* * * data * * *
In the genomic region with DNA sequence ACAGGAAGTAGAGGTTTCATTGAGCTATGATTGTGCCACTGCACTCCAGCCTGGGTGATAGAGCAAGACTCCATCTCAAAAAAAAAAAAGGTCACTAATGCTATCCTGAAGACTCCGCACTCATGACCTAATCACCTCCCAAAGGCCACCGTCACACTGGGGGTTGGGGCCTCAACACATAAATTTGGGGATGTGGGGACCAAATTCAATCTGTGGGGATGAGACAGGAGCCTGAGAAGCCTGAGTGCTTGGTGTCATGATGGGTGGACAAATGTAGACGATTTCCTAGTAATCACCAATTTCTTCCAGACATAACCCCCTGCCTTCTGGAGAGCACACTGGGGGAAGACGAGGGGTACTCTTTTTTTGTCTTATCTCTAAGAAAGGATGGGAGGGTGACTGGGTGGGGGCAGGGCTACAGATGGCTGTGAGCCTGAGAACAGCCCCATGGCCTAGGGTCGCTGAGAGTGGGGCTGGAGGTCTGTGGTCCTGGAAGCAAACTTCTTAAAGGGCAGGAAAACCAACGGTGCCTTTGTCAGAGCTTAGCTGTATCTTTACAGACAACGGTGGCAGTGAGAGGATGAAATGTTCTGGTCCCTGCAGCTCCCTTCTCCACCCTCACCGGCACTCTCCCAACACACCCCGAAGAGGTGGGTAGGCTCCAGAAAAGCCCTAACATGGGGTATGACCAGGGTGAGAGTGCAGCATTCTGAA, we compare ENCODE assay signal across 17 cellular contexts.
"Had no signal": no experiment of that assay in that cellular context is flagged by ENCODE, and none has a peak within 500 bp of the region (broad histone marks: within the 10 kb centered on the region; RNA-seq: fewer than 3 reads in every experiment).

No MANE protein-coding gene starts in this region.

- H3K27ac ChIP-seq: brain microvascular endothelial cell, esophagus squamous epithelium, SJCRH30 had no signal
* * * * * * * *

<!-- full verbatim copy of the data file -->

In the genomic region with DNA sequence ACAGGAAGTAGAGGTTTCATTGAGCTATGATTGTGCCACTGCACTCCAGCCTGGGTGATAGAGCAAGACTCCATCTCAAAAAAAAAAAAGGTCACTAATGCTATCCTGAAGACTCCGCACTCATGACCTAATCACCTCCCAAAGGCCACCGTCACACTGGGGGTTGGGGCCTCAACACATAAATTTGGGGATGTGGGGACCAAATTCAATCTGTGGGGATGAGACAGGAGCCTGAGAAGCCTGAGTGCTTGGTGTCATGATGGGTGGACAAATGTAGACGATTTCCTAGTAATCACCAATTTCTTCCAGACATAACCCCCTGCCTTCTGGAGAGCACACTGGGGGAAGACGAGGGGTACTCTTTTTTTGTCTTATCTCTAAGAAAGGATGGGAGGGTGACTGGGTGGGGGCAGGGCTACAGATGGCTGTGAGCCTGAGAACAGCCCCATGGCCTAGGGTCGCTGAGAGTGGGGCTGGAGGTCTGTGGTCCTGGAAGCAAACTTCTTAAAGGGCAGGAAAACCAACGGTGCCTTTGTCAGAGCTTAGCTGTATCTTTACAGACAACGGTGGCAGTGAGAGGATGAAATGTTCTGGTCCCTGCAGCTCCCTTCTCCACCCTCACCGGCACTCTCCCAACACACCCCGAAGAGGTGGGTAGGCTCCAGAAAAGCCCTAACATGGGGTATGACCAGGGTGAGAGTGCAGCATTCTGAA, we compare ENCODE assay signal across 17 cellular contexts.
"Had no signal": no experiment of that assay in that cellular context is flagged by ENCODE, and none has a peak within 500 bp of the region (broad histone marks: within the 10 kb centered on the region; RNA-seq: fewer than 3 reads in every experiment).

No MANE protein-coding gene starts in this region.

- H3K27ac ChIP-seq: brain microvascular endothelial cell, esophagus squamous epithelium, SJCRH30 had no signal